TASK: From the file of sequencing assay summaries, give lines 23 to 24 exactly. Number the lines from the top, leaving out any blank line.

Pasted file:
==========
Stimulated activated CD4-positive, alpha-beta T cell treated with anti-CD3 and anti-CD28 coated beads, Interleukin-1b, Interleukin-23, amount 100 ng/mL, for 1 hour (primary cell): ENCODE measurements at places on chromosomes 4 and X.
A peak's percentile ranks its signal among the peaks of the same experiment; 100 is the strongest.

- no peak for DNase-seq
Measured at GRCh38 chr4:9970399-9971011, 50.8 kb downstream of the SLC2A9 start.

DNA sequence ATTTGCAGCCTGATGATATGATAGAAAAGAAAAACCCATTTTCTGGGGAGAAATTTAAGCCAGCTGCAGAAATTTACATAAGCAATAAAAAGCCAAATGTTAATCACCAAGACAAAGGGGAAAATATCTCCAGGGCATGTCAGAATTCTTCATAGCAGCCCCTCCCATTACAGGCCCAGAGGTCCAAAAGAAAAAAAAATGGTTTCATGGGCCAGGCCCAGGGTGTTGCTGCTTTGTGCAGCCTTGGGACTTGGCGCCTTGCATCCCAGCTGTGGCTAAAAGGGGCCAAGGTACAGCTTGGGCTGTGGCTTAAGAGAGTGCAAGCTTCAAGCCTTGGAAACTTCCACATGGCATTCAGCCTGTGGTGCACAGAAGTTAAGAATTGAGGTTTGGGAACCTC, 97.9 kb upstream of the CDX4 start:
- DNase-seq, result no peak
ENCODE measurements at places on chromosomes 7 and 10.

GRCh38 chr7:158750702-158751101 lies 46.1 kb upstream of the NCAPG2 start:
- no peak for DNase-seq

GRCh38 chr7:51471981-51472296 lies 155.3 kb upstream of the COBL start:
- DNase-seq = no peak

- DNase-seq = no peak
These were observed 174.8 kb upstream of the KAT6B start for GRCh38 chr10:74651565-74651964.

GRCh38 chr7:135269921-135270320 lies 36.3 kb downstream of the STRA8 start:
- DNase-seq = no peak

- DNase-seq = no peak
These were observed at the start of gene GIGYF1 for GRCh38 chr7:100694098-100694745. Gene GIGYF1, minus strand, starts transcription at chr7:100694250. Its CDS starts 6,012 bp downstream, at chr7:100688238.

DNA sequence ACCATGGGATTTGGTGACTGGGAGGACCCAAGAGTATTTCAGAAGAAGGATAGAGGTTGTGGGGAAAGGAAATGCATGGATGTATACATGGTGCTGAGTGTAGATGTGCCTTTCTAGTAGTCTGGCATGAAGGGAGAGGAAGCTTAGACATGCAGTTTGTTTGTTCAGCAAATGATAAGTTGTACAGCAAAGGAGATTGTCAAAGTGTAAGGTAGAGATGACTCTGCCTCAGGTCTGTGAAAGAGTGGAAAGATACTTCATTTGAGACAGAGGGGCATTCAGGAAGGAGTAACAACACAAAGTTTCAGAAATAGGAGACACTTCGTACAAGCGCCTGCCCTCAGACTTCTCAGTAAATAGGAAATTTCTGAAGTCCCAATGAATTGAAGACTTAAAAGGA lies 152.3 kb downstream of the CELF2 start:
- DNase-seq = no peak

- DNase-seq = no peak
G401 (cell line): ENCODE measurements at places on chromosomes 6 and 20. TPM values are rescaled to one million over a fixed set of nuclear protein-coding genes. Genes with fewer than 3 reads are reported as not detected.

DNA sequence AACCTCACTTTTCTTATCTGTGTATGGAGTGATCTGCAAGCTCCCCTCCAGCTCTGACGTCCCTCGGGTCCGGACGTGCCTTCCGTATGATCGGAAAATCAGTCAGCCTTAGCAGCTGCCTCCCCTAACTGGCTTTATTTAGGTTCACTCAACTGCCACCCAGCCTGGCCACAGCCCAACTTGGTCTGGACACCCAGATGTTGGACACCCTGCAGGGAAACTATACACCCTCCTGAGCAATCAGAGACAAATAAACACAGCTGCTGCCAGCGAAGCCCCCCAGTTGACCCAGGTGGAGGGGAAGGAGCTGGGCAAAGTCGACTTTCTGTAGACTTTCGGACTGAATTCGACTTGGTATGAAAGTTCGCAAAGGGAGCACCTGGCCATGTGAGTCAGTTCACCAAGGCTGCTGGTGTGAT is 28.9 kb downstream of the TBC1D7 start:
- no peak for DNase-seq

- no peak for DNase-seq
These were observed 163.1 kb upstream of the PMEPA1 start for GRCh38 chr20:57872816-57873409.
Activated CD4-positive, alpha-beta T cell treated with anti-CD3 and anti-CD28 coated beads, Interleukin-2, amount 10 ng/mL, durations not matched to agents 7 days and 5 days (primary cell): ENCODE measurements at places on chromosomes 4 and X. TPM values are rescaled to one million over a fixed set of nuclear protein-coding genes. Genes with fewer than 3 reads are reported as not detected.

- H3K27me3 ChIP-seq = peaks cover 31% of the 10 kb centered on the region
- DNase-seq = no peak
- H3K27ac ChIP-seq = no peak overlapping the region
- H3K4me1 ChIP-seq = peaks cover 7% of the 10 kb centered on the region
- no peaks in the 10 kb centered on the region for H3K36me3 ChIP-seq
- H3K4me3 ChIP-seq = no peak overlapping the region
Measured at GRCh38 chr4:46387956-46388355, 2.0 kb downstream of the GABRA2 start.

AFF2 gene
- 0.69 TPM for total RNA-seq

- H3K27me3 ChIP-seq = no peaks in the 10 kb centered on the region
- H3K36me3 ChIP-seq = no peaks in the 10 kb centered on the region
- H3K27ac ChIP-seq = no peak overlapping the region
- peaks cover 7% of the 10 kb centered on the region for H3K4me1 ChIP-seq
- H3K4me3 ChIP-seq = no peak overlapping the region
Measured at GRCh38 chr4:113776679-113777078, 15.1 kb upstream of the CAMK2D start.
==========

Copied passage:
- no peak for DNase-seq

- no peak for DNase-seq